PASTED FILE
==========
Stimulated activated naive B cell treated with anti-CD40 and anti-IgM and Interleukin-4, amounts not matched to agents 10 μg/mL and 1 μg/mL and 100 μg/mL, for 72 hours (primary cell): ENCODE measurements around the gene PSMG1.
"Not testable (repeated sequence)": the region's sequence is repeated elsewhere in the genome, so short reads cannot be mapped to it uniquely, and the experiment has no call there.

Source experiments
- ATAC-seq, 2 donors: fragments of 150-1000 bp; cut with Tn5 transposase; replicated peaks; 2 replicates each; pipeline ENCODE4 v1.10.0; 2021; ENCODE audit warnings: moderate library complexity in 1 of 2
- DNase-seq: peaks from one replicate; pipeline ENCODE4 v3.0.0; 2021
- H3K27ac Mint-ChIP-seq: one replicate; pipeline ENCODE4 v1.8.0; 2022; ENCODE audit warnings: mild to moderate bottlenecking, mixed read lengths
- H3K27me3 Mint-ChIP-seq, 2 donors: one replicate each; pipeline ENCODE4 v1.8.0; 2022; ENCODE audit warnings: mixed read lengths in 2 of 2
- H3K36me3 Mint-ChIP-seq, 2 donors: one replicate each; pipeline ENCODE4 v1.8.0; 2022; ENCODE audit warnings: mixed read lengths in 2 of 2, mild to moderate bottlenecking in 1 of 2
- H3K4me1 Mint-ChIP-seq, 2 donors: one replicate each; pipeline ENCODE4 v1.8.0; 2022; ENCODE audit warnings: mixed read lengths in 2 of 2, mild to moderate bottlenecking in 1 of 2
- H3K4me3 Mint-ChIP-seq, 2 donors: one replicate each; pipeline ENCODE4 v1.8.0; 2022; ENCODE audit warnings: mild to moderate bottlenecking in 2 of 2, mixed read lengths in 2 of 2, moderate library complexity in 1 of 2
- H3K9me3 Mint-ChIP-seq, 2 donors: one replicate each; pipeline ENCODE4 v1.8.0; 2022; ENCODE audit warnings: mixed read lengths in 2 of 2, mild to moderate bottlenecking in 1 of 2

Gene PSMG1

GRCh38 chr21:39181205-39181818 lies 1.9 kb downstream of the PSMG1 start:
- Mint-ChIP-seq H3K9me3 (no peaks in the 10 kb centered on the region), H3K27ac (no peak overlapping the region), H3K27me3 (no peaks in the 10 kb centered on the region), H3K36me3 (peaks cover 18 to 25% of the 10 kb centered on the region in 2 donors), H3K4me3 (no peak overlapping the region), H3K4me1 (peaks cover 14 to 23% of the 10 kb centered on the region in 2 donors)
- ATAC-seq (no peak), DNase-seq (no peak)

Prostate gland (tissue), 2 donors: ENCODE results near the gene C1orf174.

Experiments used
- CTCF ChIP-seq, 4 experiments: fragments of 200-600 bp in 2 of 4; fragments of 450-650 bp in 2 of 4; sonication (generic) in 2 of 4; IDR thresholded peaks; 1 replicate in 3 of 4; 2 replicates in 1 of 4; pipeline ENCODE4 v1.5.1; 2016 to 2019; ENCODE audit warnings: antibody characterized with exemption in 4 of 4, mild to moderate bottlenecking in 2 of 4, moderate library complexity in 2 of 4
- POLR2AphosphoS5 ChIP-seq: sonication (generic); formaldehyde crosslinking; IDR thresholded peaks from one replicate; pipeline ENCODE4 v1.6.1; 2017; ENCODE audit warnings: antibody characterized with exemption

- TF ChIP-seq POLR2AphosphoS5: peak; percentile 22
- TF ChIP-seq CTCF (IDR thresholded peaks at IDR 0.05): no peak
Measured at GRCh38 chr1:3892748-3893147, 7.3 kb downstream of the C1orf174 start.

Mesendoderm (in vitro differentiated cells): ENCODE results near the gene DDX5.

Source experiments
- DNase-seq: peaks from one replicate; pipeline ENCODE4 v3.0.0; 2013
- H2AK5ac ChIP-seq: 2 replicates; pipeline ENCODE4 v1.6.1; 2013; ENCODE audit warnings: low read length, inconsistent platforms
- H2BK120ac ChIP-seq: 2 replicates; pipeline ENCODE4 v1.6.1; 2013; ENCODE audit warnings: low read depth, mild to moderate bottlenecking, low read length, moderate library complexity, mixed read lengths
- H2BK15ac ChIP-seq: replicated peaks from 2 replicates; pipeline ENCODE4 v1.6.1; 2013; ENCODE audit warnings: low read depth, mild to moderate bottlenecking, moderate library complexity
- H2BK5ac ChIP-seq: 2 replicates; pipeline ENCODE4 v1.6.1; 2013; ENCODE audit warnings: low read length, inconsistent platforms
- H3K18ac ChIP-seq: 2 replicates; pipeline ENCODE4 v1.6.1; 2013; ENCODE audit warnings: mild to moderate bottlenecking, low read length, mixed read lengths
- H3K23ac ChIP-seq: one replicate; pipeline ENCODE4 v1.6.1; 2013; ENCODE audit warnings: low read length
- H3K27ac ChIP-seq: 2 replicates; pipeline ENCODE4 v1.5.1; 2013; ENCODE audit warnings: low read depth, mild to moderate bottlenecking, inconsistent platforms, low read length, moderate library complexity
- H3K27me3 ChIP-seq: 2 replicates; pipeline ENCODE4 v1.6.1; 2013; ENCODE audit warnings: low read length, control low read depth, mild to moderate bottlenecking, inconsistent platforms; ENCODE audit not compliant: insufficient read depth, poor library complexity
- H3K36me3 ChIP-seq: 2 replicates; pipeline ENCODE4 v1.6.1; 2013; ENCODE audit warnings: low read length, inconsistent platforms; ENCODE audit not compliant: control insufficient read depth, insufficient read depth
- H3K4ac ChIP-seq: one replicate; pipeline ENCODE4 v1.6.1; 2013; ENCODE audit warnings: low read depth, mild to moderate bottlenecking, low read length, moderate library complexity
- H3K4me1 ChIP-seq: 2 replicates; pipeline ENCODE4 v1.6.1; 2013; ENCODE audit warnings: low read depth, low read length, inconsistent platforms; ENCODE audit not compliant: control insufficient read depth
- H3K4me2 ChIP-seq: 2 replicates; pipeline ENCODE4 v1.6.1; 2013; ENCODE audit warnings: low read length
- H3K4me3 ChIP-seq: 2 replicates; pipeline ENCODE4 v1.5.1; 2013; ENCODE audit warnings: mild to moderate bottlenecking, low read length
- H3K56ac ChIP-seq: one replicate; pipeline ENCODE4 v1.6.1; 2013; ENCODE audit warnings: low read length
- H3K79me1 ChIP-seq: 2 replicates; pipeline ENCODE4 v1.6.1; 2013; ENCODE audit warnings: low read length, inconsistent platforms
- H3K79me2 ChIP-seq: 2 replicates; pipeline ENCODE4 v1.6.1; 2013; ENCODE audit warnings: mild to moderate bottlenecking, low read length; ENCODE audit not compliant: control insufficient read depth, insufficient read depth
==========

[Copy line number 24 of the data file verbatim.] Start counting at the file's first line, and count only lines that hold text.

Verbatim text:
Source experiments